The Mysterious, Murderous, and Meaty Past of Mincemeat Pies
To beef or not to beef? That is the question.
Mincemeat pie is a dish that isn't very common in the American kitchen, which can lead to some confusion for cooks, even those on the Allrecipes staff. When a few of us were discussing this classic Christmas dish, we realized that we were unsure if traditional mincemeat filling actually contains meat, and so my deep-dive into the pie's history began. After a brief interview with a British food historian, and driving two hours round-trip to a rural library to pick up a copy of The Christmas Encyclopedia by William D. Crump, I've finally learned the history behind this mysterious pastry.
According to The Christmas Encyclopedia, mincemeat pie — also commonly referred to as mince pie or Christmas pie — originated in medieval England. After knights returning from the Crusades came back with spices in-tow, they became common ingredients of the dish along with minced bits of meat (from a range of animals), suet, apples, sugar, raisins, and molasses. "They were about 30 to 50 percent meat in the late Tudor era," says food historian Annie Gray, Ph.D. "And the meat content dwindled slowly over the next 300 years — part of a wider process of distinguishing sweet from savory and delineating which foods sat in which course in meals."
"They also got smaller — Tudor pies were large, to be shared, but by the [18th century] they were individual," says Gray.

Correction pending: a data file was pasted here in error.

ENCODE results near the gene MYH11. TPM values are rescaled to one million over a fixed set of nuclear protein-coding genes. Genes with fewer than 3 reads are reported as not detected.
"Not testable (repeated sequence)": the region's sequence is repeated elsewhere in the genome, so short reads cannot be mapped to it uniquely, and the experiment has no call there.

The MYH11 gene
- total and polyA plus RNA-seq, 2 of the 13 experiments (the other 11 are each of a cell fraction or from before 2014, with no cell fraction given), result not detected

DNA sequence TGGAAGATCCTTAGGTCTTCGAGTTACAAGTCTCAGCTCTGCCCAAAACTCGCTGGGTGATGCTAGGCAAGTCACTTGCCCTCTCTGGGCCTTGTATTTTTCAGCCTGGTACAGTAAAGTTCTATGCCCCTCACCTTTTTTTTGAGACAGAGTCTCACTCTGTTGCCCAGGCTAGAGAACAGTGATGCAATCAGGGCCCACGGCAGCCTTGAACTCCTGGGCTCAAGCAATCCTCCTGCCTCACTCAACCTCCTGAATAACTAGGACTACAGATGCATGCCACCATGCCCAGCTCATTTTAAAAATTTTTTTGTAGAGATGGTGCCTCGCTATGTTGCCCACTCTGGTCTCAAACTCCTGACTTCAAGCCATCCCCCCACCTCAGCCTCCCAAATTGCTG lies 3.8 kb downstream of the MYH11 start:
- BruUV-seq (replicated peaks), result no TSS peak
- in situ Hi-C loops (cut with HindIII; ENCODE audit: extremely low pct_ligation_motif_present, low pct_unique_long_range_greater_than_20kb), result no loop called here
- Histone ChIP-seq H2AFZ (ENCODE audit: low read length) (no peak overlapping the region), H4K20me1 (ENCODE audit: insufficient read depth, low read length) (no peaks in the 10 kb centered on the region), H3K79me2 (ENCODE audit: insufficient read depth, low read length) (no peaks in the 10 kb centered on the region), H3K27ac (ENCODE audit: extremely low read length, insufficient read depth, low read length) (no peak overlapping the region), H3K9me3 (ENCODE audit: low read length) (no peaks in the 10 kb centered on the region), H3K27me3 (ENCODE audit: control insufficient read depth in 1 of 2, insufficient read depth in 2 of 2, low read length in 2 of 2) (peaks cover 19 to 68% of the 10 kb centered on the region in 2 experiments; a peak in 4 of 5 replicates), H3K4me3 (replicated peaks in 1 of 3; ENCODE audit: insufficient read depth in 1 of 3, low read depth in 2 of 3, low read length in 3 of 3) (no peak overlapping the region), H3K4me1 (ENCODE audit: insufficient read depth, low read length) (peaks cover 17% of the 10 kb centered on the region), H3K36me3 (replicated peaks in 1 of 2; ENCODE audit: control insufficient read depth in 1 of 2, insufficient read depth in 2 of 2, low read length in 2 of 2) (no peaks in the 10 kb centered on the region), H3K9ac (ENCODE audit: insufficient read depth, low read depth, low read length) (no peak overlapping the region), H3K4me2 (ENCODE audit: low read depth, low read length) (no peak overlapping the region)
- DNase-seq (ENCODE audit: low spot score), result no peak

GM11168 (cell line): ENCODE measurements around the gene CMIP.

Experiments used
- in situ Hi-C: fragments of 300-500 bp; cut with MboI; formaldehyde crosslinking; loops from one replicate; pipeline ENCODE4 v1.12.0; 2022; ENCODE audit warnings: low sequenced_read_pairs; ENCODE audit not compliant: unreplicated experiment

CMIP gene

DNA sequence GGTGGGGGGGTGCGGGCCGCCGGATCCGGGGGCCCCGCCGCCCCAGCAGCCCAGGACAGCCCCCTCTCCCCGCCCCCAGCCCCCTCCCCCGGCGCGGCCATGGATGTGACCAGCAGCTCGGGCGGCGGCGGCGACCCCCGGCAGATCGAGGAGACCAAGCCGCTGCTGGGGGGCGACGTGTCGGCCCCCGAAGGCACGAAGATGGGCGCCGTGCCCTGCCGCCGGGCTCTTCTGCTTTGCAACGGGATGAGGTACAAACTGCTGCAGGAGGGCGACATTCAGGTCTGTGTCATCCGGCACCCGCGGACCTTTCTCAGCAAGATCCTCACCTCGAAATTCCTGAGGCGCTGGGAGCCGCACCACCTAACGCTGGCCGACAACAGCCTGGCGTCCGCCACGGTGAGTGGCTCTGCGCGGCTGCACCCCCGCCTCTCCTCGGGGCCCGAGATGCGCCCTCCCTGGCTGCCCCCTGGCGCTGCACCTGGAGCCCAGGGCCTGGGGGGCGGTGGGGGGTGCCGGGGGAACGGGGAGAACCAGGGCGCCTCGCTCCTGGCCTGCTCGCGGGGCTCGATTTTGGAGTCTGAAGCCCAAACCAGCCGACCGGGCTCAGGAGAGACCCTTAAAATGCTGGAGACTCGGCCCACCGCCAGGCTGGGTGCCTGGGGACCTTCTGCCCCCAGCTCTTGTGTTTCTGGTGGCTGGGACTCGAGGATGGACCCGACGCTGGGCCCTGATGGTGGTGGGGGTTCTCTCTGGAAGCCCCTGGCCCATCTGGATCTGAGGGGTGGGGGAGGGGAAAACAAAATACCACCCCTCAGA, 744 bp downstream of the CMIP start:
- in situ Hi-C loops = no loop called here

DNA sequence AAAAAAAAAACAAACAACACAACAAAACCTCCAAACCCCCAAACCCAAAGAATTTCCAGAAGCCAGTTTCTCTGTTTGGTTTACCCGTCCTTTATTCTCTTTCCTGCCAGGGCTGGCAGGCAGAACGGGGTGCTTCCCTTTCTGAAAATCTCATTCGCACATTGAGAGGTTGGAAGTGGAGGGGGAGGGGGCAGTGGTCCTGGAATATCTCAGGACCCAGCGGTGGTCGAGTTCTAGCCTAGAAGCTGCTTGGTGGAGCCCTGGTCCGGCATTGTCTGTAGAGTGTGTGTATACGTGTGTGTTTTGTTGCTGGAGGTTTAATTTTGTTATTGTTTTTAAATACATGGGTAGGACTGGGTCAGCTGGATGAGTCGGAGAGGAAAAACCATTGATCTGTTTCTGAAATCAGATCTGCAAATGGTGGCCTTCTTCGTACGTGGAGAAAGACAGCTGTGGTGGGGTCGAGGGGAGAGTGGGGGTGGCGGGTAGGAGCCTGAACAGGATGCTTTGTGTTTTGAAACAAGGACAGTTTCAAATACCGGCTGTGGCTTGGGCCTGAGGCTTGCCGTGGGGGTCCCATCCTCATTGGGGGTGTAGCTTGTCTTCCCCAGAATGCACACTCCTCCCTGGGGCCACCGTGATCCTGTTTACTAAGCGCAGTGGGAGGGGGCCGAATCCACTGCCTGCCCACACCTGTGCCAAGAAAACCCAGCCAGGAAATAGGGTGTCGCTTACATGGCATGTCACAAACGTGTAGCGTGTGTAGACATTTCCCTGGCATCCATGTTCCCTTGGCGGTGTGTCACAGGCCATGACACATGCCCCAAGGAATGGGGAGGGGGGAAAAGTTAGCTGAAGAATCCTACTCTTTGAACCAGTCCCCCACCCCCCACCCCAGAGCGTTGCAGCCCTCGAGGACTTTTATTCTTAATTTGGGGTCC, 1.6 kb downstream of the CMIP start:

Mincemeat pies weren't just large pastries in the Tudor period, they also played a fairly large role in the history of one of England's most historic monasteries.
During Henry VIII's reign, he began phasing out Catholic properties and seizing them in the Dissolution of the Monasteries that started in 1536. Richard Whiting, the abbot of Glastonbury Abbey, tried to curb the king's greed by secretly sending him a mincemeat pie containing hidden deeds to several of the abbey's costliest estates. A few of these deeds were stolen by Whiting's servant, Thomas Horner, who was immortalized for his deed in the nursery rhyme "Little Jack Horner." Despite Whitting's attempt to save it, Glastonbury Abbey was later seized by Henry and — according to The Last Abbot of Glastonbury and Other Essays by Francis Aidan Gasquet — Whitting and two of his priests were hanged for treason.
In the 16th and 17th centuries, mincemeat pie went beyond just a holiday treat and also offered significant symbolism. Around Christmas, it was popular to bake an elaborate pie that had dough resembling baby Jesus and included spices and sweetmeats as representatives of the gifts from the visiting Magi. This practice was often associated with Roman Catholicism, which prompted the Puritans — in both England and American colonies — to outlaw mincemeat pie due to its idolatrous nature.
"By the end of the [19th century] it was fairly rare to find actual meat in [mincemeat], though of course the suet was beef," says Gray. "Fully vegetarian mincemeat pies had to wait until veggie suet was invented," which would have come to fruition around the early 20th century due to the invention of Crisco, the world's first all-vegetable based solid fat.
Today, mincemeat pie has significantly less religious and political implications in our society than in the past. Currently, it's easy to find both mincemeat pies that are still made with beef suet and a small amount of minced meats (usually beef) and all-vegetarian mincemeat pies are readily available as well, especially if you purchase a pre-made jar of mincemeat filling. If you're interested in trying this richly historied pastry, then maybe bake both a meat and vegetarian version to learn what you like best. An easy starting place is with our recipes listed below.